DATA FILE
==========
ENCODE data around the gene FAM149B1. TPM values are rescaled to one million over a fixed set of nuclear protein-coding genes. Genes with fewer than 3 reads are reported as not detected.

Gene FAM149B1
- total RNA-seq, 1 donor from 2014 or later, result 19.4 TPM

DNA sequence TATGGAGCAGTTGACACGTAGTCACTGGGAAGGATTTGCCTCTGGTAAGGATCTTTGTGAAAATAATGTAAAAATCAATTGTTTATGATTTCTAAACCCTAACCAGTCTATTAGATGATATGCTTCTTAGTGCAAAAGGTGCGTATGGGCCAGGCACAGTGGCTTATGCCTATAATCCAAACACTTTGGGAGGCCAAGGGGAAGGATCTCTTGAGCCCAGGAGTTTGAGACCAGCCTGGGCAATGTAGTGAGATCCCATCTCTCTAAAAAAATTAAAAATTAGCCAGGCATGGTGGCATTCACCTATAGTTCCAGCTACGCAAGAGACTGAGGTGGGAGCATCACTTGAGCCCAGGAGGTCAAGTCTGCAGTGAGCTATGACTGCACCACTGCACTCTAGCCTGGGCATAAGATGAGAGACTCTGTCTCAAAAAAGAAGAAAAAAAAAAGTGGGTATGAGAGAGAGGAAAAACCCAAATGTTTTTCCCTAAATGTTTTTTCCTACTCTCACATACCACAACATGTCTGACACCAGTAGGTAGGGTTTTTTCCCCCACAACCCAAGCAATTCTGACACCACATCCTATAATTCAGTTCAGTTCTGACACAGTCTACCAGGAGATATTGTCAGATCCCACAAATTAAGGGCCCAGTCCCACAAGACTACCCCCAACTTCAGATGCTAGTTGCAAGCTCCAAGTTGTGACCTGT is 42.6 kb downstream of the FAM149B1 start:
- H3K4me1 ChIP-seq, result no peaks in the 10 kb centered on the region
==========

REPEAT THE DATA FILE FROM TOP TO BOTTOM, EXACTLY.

ENCODE data around the gene FAM149B1. TPM values are rescaled to one million over a fixed set of nuclear protein-coding genes. Genes with fewer than 3 reads are reported as not detected.

Gene FAM149B1
- total RNA-seq, 1 donor from 2014 or later, result 19.4 TPM

DNA sequence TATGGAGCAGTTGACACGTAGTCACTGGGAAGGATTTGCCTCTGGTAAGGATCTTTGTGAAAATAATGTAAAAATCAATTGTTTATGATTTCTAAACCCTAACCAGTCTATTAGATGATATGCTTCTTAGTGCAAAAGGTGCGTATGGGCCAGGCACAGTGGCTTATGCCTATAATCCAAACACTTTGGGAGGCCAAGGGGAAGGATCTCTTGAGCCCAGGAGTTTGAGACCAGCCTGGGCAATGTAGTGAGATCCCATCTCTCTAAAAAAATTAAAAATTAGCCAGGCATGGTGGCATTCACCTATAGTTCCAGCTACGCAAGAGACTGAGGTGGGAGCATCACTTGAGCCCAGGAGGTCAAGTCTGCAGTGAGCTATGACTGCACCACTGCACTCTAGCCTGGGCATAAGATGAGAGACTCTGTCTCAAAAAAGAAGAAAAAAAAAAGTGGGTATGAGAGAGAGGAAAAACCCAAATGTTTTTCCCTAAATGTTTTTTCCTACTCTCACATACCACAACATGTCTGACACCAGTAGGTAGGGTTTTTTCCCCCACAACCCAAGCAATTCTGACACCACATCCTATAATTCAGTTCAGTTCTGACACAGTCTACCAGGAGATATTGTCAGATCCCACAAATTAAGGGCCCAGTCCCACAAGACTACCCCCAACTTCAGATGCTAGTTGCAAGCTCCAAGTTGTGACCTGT is 42.6 kb downstream of the FAM149B1 start:
- H3K4me1 ChIP-seq, result no peaks in the 10 kb centered on the region